In 2024 we will once again be using the Ambrose format.
Ambrose allows all standards of golfers to mix and play together with equal enjoyment while promoting teamwork as one score is recorded per hole for the team. (It also reduces the time spent looking for balls!)
How does it work?
Groups of four players work as a team. Each player hits off the tee, the best shot is selected and all other players pick up their ball and place it, within one handspan, alongside the best ball. Each person then hits a second shot from the same spot. The best shot is again selected. This continues until the ball is in the hole. On the putting green the best ball is marked and the other balls are played from this position.
In other words, your group has four chances to hit a good shot. It certainly takes the pressure off the less skilled golfers and is a good team building format.
One score is thus recorded on each hole. This is the sum of the best shots used throughout the hole.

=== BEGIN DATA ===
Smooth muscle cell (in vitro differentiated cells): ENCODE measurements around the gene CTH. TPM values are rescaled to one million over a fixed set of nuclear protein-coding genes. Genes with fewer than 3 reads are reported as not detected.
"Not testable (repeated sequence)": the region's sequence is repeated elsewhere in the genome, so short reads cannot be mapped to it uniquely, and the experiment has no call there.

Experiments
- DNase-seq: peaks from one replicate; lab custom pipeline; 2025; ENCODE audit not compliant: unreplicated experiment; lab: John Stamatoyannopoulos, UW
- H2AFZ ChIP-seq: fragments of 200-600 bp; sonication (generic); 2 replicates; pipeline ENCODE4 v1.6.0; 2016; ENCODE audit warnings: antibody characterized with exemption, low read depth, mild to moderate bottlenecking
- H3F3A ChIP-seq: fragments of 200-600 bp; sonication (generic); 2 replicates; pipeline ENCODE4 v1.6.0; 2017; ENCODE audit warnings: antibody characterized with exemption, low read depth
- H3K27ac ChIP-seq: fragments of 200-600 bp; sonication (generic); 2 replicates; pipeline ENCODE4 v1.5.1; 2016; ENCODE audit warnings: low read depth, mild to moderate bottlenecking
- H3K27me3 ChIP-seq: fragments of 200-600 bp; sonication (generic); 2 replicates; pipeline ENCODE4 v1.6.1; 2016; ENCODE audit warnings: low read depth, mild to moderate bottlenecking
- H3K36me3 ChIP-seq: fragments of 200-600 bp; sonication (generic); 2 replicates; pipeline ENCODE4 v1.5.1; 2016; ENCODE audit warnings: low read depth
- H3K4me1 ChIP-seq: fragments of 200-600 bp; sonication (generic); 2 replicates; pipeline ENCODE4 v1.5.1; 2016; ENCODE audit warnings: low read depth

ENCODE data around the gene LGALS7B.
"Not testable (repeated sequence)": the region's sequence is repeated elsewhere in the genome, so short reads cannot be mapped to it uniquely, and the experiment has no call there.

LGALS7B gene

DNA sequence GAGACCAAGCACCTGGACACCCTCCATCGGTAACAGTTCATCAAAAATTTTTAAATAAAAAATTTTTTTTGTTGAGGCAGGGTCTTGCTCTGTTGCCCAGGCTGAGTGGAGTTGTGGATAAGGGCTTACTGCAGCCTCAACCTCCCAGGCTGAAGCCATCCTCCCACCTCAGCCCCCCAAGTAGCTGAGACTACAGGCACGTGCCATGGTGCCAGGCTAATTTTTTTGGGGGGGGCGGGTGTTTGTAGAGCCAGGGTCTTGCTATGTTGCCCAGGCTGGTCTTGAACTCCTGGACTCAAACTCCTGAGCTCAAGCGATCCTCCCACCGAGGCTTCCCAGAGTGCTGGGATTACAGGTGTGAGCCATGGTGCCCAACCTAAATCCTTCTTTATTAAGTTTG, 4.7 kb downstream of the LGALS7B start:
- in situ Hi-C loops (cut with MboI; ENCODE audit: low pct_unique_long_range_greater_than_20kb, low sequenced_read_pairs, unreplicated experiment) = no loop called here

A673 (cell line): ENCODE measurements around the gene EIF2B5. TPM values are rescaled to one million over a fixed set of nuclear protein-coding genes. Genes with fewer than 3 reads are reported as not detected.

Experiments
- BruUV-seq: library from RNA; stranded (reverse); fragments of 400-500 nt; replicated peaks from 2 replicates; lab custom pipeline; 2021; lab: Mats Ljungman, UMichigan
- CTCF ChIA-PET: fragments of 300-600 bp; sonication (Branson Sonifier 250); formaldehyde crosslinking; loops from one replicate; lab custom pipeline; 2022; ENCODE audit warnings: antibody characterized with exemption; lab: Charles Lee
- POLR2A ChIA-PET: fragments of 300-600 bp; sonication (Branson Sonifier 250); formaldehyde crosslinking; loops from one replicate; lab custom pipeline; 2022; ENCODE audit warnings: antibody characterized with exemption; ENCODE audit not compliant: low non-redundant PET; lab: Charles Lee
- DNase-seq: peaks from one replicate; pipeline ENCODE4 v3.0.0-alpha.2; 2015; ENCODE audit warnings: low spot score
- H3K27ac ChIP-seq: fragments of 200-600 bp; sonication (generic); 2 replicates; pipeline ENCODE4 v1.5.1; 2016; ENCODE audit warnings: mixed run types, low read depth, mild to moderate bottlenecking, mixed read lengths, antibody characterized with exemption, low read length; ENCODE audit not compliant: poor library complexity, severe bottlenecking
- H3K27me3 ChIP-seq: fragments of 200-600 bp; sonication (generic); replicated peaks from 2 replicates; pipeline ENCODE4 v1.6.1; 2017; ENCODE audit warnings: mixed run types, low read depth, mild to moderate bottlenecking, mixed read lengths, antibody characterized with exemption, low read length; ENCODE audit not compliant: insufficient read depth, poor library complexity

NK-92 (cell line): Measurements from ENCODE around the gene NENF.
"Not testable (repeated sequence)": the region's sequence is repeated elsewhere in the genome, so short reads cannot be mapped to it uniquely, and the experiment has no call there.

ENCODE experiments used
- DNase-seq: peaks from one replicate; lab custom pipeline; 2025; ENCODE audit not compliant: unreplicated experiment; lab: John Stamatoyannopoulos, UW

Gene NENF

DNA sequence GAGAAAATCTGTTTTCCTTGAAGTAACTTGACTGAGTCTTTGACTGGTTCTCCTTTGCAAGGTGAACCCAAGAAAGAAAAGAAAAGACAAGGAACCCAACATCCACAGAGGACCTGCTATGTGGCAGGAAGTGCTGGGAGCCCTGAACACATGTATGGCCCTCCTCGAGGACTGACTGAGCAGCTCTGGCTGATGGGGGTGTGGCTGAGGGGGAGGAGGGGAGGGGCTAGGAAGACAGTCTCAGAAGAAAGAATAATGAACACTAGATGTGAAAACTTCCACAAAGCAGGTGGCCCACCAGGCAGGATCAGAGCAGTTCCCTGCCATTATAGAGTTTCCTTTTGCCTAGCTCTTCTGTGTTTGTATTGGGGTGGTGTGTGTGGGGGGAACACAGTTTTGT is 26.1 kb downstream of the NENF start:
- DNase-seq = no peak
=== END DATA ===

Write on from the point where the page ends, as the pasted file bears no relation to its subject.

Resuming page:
During the course of the round, each player's tee shot must be used on no less than 3 occasions. So, if you have a beginner golfer in your group it may be prudent to use their drives early in the round to minimise pressure on them as the round comes to a close.
Key Features of Ambrose
If your best ball is played from within a hazard then each of the player's balls must be played from within that hazard
If you are in a team of 3 players (for 4-person Ambrose) you are allowed a fourth putt to be taken by any of the team members
Your end score is adjusted for the handicap of the players in your team
If you are in a team of 4 golfers (playing 4-person Ambrose) then the combined handicap of all players is calculated and divided by 8 to arrive at the team handicap. This is then subtracted from the Gross Score of the Team to arrive at the Net Score
If you are in a team of 3 golfers (playing 4-person Ambrose) then the combined handicap of all players is calculated and divided by 6 to arrive at the team handicap. This is then subtracted from the Gross Score of the Team to arrive at the Net Score
A typical winning score is in the mid 50s as a Net Score. It is rare (but possible) that a winning score is under 50.